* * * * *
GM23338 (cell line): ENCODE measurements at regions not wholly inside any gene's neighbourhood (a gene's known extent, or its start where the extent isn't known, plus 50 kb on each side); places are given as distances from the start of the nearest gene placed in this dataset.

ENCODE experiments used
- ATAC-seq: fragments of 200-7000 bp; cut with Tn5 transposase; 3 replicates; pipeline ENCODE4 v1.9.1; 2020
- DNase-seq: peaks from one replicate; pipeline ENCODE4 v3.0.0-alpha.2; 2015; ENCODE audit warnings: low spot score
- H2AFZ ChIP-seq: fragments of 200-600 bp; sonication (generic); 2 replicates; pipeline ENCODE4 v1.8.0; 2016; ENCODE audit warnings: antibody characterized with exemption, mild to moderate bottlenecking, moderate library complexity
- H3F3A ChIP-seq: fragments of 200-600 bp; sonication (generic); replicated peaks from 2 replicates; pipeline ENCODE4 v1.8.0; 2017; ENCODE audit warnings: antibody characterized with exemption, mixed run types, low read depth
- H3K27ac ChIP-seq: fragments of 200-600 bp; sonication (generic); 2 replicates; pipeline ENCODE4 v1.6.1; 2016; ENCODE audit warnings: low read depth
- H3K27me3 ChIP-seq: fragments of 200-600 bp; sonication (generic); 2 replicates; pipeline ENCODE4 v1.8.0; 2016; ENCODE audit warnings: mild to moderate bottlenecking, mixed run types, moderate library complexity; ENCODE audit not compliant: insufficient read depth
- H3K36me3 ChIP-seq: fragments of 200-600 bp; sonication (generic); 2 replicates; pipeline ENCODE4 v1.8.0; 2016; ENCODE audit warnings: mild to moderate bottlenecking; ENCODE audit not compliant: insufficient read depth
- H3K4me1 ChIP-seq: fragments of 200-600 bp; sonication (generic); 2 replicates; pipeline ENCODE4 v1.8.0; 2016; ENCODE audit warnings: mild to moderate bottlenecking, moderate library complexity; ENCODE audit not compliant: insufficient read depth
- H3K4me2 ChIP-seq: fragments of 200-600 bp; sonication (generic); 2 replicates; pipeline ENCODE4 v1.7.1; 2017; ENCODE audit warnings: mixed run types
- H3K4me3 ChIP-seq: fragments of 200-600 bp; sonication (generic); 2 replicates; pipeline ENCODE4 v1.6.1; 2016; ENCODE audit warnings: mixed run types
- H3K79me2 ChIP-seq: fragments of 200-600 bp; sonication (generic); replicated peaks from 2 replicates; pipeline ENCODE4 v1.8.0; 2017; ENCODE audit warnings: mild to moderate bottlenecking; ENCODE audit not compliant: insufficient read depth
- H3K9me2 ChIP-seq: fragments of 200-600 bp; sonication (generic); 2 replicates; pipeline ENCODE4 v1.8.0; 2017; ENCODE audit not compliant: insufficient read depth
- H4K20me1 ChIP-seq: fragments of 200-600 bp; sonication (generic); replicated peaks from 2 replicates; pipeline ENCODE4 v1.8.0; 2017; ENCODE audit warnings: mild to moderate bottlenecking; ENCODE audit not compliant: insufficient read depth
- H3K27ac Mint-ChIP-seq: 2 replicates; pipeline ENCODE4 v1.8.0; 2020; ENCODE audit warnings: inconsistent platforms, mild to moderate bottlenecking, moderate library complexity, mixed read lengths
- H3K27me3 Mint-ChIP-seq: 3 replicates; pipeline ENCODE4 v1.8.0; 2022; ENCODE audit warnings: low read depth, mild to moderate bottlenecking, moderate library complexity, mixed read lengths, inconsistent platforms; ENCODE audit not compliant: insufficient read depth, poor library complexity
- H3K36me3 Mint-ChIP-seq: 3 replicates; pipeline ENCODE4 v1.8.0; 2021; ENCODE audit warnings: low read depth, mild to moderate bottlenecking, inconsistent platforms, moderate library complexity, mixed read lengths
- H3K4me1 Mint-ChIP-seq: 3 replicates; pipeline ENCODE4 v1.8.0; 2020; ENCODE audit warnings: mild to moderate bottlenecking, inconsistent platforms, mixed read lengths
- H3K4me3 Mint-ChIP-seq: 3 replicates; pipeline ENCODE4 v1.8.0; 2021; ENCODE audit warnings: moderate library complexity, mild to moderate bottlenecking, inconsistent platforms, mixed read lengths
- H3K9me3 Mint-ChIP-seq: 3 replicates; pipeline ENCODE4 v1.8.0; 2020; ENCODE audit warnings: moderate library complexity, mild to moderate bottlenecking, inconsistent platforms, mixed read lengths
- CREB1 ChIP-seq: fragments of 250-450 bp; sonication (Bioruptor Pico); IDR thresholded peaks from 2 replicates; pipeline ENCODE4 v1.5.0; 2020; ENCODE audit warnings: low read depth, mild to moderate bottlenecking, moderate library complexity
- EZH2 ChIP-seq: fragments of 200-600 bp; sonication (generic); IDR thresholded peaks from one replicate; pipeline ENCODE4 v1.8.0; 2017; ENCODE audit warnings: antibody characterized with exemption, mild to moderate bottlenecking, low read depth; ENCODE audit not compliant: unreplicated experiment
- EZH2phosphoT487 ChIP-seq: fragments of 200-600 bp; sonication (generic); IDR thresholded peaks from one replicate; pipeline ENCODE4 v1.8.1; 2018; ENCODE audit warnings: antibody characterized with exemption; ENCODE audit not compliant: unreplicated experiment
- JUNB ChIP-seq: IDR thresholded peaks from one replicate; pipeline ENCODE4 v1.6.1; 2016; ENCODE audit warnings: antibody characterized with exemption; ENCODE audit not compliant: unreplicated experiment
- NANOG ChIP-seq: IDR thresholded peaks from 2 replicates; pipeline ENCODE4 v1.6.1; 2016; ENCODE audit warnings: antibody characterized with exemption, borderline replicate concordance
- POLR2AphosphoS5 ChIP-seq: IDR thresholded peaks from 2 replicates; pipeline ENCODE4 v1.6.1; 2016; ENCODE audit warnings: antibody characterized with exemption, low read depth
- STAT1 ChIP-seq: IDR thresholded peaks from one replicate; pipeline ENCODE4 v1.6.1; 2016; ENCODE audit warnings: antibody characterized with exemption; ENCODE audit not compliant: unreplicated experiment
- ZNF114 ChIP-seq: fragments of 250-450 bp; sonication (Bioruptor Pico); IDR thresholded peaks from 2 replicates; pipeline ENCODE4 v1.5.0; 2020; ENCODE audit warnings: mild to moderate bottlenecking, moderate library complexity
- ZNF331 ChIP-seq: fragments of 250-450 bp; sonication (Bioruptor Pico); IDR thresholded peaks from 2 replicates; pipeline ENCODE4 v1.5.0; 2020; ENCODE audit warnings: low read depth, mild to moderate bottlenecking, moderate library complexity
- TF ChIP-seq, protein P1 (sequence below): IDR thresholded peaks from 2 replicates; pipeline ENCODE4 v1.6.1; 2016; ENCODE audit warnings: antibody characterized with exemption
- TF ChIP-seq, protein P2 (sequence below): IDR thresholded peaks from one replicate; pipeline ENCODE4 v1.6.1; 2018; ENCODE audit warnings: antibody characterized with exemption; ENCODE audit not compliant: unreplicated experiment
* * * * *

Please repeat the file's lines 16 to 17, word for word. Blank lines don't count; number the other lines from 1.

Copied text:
- H3K27ac Mint-ChIP-seq: 2 replicates; pipeline ENCODE4 v1.8.0; 2020; ENCODE audit warnings: inconsistent platforms, mild to moderate bottlenecking, moderate library complexity, mixed read lengths
- H3K27me3 Mint-ChIP-seq: 3 replicates; pipeline ENCODE4 v1.8.0; 2022; ENCODE audit warnings: low read depth, mild to moderate bottlenecking, moderate library complexity, mixed read lengths, inconsistent platforms; ENCODE audit not compliant: insufficient read depth, poor library complexity